A review will follow (although, I may be in a dazed state in the morning so I can’t guarantee how clear it’ll be….the website says you will leave questioning ideas of space and status; dystopia and utopia; waking and sleeping so along with the sleep deprivation – even though you do have time to sleep, I can’t see that it will be good sleep – my review could be …interesting)

More information: http://macbeth.in/collections/macbeth

Bathhouse! The Musical extended by popular demand

Good news folks!

The extremely popular Bathhouse! The Musical has had its time at Above the Stag, Vauxhall extended until the 9th August 2014. Tickets will be on sale shortly.

Playhouse Pickings’ review can be found at https://playhousepickings1.wordpress.com/2014/06/22/review-bathhouse-the-musical/

Tickets can be found at : http://www.abovethestag.com/

Rhiannon Reflects on…immersive theatre

#Tweetingit – Rhiannon’s reflections in 140 characters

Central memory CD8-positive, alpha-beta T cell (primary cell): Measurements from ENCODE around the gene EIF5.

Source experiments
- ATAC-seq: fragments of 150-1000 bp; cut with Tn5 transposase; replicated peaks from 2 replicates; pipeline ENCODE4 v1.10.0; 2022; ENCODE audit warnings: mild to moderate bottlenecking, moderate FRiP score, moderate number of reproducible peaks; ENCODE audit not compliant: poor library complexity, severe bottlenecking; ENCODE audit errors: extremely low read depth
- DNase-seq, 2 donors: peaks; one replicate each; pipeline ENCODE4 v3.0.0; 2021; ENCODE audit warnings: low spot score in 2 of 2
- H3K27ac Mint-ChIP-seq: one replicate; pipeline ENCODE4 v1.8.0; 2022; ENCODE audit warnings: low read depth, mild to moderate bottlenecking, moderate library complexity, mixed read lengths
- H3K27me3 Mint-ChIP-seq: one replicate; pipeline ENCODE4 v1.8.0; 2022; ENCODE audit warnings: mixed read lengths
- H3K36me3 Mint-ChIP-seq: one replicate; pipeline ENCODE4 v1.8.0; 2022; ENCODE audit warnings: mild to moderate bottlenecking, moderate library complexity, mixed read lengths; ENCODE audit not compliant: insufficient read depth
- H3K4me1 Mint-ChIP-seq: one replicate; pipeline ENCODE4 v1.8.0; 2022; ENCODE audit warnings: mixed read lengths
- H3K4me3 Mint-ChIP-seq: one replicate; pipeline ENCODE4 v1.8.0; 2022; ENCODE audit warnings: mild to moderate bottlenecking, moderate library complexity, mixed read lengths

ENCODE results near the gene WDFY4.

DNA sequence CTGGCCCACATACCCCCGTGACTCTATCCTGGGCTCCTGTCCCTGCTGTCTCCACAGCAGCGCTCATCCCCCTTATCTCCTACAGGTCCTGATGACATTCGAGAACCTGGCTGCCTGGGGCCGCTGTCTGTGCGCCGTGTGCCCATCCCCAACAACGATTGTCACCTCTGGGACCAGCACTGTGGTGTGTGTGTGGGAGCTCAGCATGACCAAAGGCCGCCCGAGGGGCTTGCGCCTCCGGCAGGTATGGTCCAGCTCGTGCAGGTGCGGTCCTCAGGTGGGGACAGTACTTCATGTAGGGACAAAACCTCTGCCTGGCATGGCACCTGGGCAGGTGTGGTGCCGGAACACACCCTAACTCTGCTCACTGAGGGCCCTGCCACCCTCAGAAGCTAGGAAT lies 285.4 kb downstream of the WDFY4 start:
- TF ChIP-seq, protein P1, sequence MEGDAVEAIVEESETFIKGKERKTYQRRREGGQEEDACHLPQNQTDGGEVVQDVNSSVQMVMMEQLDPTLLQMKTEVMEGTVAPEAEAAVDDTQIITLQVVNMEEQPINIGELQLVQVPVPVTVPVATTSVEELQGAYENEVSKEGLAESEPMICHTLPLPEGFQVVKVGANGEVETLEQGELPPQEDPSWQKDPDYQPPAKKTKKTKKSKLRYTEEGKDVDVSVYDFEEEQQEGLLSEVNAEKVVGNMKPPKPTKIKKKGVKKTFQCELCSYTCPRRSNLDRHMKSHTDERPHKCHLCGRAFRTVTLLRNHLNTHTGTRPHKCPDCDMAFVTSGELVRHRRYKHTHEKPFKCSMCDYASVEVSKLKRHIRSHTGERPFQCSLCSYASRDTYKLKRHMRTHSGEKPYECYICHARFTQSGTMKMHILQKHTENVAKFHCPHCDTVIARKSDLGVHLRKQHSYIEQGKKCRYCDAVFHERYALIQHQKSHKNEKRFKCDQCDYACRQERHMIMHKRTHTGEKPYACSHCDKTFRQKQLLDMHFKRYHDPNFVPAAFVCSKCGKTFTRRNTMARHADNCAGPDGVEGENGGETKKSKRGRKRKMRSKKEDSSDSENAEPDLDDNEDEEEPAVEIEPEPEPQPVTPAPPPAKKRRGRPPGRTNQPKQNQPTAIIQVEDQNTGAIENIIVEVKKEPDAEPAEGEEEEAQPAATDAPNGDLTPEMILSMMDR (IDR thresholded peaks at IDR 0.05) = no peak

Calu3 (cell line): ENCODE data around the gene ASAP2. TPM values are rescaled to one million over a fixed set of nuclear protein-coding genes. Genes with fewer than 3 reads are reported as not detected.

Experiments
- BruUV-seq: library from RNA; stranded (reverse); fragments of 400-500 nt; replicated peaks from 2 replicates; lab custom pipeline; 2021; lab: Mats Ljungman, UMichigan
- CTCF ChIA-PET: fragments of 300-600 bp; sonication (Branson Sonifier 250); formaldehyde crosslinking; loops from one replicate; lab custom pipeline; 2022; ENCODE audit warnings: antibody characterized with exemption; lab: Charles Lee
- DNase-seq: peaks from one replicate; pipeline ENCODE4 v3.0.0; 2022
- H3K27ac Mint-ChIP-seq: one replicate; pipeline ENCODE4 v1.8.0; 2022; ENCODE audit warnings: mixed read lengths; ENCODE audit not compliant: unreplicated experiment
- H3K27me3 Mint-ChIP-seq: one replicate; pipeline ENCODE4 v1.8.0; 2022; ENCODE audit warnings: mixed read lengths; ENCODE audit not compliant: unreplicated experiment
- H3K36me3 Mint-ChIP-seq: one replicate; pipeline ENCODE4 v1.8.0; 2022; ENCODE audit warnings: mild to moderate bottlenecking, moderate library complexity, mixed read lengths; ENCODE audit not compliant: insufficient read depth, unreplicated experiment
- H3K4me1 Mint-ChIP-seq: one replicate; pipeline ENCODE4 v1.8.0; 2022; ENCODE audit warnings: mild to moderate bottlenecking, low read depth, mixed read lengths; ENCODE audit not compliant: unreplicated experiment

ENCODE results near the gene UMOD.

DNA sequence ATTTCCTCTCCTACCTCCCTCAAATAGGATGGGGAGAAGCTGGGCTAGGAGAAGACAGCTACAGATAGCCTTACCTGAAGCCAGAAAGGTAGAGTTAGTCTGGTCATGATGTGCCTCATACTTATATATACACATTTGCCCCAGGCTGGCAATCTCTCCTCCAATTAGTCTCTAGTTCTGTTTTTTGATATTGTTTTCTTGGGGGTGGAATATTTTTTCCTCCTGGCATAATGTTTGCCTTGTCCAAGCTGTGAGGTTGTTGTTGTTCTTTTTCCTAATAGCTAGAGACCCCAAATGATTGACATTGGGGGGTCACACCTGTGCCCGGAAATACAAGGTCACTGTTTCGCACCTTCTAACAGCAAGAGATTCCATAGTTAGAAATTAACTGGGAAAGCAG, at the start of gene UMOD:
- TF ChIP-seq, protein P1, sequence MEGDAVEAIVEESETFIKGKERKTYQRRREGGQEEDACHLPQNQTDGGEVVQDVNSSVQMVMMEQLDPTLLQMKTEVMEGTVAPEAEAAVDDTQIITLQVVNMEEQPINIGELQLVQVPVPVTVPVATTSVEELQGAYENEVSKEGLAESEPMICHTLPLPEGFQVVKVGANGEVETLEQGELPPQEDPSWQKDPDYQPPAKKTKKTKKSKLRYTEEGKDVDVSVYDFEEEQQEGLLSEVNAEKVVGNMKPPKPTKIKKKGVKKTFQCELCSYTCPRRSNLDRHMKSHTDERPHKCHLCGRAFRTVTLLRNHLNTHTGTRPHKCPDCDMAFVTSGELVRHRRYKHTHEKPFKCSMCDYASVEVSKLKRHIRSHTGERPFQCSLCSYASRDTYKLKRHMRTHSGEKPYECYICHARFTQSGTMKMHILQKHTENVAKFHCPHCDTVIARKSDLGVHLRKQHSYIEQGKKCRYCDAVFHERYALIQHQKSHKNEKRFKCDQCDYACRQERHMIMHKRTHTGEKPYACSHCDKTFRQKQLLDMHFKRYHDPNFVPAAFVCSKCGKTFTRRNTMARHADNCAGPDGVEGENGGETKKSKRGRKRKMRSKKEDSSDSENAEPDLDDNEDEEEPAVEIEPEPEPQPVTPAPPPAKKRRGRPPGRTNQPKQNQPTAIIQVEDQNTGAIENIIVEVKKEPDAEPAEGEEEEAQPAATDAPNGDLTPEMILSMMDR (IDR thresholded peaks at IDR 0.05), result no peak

Immersive theatre – however we got so immersed, give it a go, there’s something out there for everyone

I blame Deirdre Rachid. What was is about that storyline that got the nation so riled up and wanting to actually get involved in the show?

Over the last decade or so, we have been given control over all forms of entertainment which we partake in. We vote for the next pop stars, the next person to appear on the Royal Variety Show, what dish someone is going to have cooked for them or the outcome of a storyline on a soap. Computer games “remember” the decisions you make and these decisions affect what experience the player has in the next edition of that game.

Just like in these games, in immersive theatre, everyone can have a different experience depending on how much is expected from them and how much they are willing to put into it. Every person who plays these games, has a slightly different experience.